IRIS features the capability for users to inventory resources and share resource information with other agencies. Furthermore, users are able to define non-typed resources and select specific resources for mutual aid purposes based upon mission requirements, the capability and availability of resources, and desired response times.
Exploring Best Practices in Cross-Resource Typing Sharing Through a Common Schema
We had a very lively discussion led by Aaron Lieb of the U.S. Army Armament Research, Development and Engineering Center (ARDEC), on resource schemas. This led to some innovative thinking about how UICDS can help bring about cross-typing sharing of resource types through its schema. The concept is one in harmony with all the UICDS goals: establish a common exchange framework among disparate content. In this case, we explored the concept of creating a best practice for sharing resources of different typing structures by creating a mapping among typing structures. The idea has a long way to go, but once there is a consistent resource schema that references multiple resource typings, then the next logical step is to map across typing structures. The lessons provided by CSTL certainly speak to the possible success of this approach.
View the Resource Typing Discussion Tutorial
|Looking Ahead - More Great UICDS Tutorials Coming Up This Winter
Put these dates and topics on your calendar. You won't want to miss these excellent discussions from some of the best experts in the field of information sharing and interoperability.
December 15: Pandemic Decision-Support with UICDS
Robert Kelly of the University of Louisville will discuss the use of UICDS in the Real-time Decision Support System (RTDSS) for Healthcare and Public Health Sector Protection. The project is a collaboration among several universities in Kentucky and Missouri with the support of the National Institute for Hometown Security and DHS Directorate of Science and Technology. The goal of the project is to develop a decision support system to provide pandemic response staff decision support tools to assist them with managing the response. The RTDSS consists of three primary components, the Pandemic Decision Support System (PanDSS), a Unified Incident Command and Decision Support (UICDS) core, and third-party data sources. Complex interactions among hospital applications can be conducted through UICDS including multiple distributed applications that update a work product and notification services in which various systems are notified when changes to a work product have occurred. Rob Kelley recently presented the results of this work to the First International Workshop on Healthcare Systems Engineering in Beijing, China.
January 12: A Framework for Interoperability
John Contestible of the Johns Hopkins Applied Physics Laboratory explores why information sharing is important to successfully dealing with large scale events and how a lack of public safety communications systems interoperability is a major impediment. It describes how a conceptual framework of information layers (i.e. the Data, Integration and Presentation layers) is useful to developing solutions to the lack of interoperability. He further describes a concept of operations whereby Integration layer applications can form the core of a "Common Operating Picture" which can provide information to field personnel at the scene of an incident as well as the public. An inducement for jurisdictions to participate in such an information sharing framework is that they can gain access to wide array of information to which they would otherwise not be entitled and they can reduce the overall cost of such systems by sharing the infrastructure and system expenses across the regional partners.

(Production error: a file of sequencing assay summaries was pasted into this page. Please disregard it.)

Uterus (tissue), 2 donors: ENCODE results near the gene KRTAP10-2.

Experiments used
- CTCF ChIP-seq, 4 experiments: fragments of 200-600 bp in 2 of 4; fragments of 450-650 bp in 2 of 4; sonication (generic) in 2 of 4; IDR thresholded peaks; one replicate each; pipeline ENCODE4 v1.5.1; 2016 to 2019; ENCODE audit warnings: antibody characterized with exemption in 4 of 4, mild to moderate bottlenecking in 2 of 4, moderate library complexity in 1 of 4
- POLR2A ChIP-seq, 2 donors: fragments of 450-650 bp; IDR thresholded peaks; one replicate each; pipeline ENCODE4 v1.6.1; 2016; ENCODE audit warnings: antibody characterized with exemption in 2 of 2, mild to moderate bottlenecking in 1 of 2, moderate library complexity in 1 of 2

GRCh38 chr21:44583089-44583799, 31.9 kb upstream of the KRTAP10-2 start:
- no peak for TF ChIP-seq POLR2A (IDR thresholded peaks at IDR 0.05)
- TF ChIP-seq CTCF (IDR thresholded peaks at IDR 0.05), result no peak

|UICDS Mobile App Example Code Available for Android« and Apple«
Become a UICDS Pilot - Yours from DHS
Tired of watching and want to get involved? Are you a government agency that knows you shoud share information better? Critical infrastructure owner/operator in need of coordination with governments? Technology provider who wants to better serve emergency management and response organizations?
Use the UICDS Development Kit To Win Contracts that Require UICDS Compliance
Recently, the State of California and the State of West Virginia both issued requests for proposals that called for UICDS compliance as a condition of the contract. Feeling left behind?
Now there is a guide to what it means to "comply" with UICDS. Get the new UICDS Compliance Overview
report to see the details. And you can see and listen to the UICDS Compliance Tutorial
about compliance with UICDS v 1.1.1 on the UICDS Collaboration Portal.
If this is you ... and you don't want to be excluded from future bids ... just answer a few questions to get the UICDS Development Kit and example code to build your UICDS Adapter today. Get started by clicking here